I’m reminded of another moment of truth in recent days by Robert, a former student of mine (how frequently our students become our teachers). Reading his post on Facebook shortly after finishing my original blogpost is what prompted my rewrite. Here are his words:

“I don’t know what to say about it, and I don’t know if I’m qualified to say anything about it. But damn it, staying quiet doesn’t feel right: I am 4 times LESS likely to be killed by the cops than any random black person is. This is not an opinion, this is fact. Because I was born with pasty white pigment, I’ve always felt safe during routine traffic stops. I’ve never carried a weapon, but I’m sure if I did I would be given credit by many for “exercising my second amendment rights.” Of course in a perfect world we should all (no matter our pigment) respect and admire the police. But you do not gain respect and admiration by also being feared. There is no doubt (just look at the stats and our ugly history) black communities have good reason to FEAR the police while white communities largely don’t. Now, I’m not saying all (or even most) cops are racist. What I am saying though, is that there is a systemic problem and police killings of black people happen at a disproportionate rate. And it must stop. If you’re white and this status makes you uncomfortable, it should do more than that. We all should be in this together to demand better.”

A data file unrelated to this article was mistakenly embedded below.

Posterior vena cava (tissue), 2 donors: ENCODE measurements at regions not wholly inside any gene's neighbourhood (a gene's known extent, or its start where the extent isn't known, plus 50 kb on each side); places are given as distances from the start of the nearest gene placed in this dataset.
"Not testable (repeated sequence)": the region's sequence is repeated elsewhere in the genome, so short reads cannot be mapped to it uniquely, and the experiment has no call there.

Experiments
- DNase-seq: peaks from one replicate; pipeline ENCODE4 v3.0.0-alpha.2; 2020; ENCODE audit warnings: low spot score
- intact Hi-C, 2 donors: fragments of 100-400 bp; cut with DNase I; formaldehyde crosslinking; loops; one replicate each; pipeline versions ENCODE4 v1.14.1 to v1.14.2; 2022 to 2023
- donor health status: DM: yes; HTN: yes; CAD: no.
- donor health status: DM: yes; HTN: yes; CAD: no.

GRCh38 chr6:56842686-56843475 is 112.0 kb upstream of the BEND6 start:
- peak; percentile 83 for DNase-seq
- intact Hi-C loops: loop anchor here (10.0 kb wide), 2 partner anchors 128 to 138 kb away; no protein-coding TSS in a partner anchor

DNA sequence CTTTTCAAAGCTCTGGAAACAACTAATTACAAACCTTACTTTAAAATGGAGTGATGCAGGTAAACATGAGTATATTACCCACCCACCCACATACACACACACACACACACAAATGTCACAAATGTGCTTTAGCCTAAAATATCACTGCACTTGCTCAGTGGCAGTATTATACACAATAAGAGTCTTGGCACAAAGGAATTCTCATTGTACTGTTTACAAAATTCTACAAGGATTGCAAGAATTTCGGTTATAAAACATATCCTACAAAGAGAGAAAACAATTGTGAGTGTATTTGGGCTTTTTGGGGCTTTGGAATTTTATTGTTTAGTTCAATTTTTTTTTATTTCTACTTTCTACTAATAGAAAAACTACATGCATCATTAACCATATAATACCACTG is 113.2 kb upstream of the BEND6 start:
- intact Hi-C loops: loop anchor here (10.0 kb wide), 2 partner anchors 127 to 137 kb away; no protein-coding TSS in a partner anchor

I’m proud of his words. I’m proud that he had the courage to struggle with words and contradictions and the complexity of what we cannot allow to become the new norm.

Third: Ask Uncomfortable Questions

My building principal has a saying that I’ve always found helpful. He says that part of his job is to make people uncomfortable. To change, to improve, to grow, we must be uncomfortable with the status quo. I can think of little that’s more uncomfortable than discussing these ideas in a classroom, but the classroom is a microcosm of the world, and choosing silence means accepting the events of last week the status quo.

We have little choice, then, but to ask uncomfortable questions, and there are many:

  • What does it mean that President Obama, US District Attorney Loretta Lynch, Dallas Chief of Police David Brown are all African Americans in the highest positions of power in politics, law enforcement and justice, yet our politics and law enforcement and justice systems are mired in racial tensions and inequalities?
  • How do we come to terms with the progress we’ve made and the problems that remain?
  • What is the relationship between our gun laws and violence? Between patrons bearing arms and police violence perpetrated against them? Between police deaths and gun proliferation?
  • What is the majority opinion in America regarding background checks and the legality of assault-type weapons?  Is this voice being represented by our legislators?
  • What happens when violence escalates, but conditions don’t change? What have other countries—historically and contemporarily—done to curb gun violence?
  • What initiatives are in place to examine and improve race relations?  What role does segregation play in race relations?
  • What role/responsibility does social media play in peace-keeping, accountability, and inciting violence? What role do television and radio media play?

I want to live in a country where we ask the uncomfortable questions, where we relentlessly strive for social justice, where we respect and protect our institutions of law enforcement and justice, where we do what’s required of us as citizens in a democracy.

That’s why as a blogger, a mother, a teacher, a citizen, and a human being, I was required to write this not-so-good blogpost.